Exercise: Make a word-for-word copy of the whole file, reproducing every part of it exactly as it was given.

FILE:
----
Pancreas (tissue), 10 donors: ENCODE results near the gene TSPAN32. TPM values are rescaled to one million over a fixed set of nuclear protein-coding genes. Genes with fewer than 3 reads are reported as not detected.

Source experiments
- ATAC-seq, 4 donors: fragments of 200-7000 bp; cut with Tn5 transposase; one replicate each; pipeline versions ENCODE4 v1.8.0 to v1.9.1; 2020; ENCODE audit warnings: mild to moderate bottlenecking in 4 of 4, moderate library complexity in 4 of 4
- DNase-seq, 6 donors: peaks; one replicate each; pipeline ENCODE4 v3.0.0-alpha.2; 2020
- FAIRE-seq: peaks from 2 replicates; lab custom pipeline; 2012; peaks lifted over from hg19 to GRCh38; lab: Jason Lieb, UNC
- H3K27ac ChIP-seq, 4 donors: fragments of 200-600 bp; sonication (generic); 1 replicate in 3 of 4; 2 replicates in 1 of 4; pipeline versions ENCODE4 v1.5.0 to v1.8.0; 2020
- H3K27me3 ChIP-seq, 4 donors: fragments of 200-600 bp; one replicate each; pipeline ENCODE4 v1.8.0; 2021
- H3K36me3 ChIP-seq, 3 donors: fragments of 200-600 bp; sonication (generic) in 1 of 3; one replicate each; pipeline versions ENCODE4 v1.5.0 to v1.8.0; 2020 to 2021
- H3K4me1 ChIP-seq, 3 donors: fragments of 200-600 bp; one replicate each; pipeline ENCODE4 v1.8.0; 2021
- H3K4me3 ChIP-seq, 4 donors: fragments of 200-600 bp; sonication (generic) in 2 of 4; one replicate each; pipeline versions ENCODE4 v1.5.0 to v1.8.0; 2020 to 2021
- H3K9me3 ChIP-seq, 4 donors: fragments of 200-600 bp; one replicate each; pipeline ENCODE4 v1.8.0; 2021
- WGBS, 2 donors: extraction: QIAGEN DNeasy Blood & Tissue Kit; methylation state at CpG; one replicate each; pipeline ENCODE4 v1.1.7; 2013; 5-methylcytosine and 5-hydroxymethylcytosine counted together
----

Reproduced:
Pancreas (tissue), 10 donors: ENCODE results near the gene TSPAN32. TPM values are rescaled to one million over a fixed set of nuclear protein-coding genes. Genes with fewer than 3 reads are reported as not detected.

Source experiments
- ATAC-seq, 4 donors: fragments of 200-7000 bp; cut with Tn5 transposase; one replicate each; pipeline versions ENCODE4 v1.8.0 to v1.9.1; 2020; ENCODE audit warnings: mild to moderate bottlenecking in 4 of 4, moderate library complexity in 4 of 4
- DNase-seq, 6 donors: peaks; one replicate each; pipeline ENCODE4 v3.0.0-alpha.2; 2020
- FAIRE-seq: peaks from 2 replicates; lab custom pipeline; 2012; peaks lifted over from hg19 to GRCh38; lab: Jason Lieb, UNC
- H3K27ac ChIP-seq, 4 donors: fragments of 200-600 bp; sonication (generic); 1 replicate in 3 of 4; 2 replicates in 1 of 4; pipeline versions ENCODE4 v1.5.0 to v1.8.0; 2020
- H3K27me3 ChIP-seq, 4 donors: fragments of 200-600 bp; one replicate each; pipeline ENCODE4 v1.8.0; 2021
- H3K36me3 ChIP-seq, 3 donors: fragments of 200-600 bp; sonication (generic) in 1 of 3; one replicate each; pipeline versions ENCODE4 v1.5.0 to v1.8.0; 2020 to 2021
- H3K4me1 ChIP-seq, 3 donors: fragments of 200-600 bp; one replicate each; pipeline ENCODE4 v1.8.0; 2021
- H3K4me3 ChIP-seq, 4 donors: fragments of 200-600 bp; sonication (generic) in 2 of 4; one replicate each; pipeline versions ENCODE4 v1.5.0 to v1.8.0; 2020 to 2021
- H3K9me3 ChIP-seq, 4 donors: fragments of 200-600 bp; one replicate each; pipeline ENCODE4 v1.8.0; 2021
- WGBS, 2 donors: extraction: QIAGEN DNeasy Blood & Tissue Kit; methylation state at CpG; one replicate each; pipeline ENCODE4 v1.1.7; 2013; 5-methylcytosine and 5-hydroxymethylcytosine counted together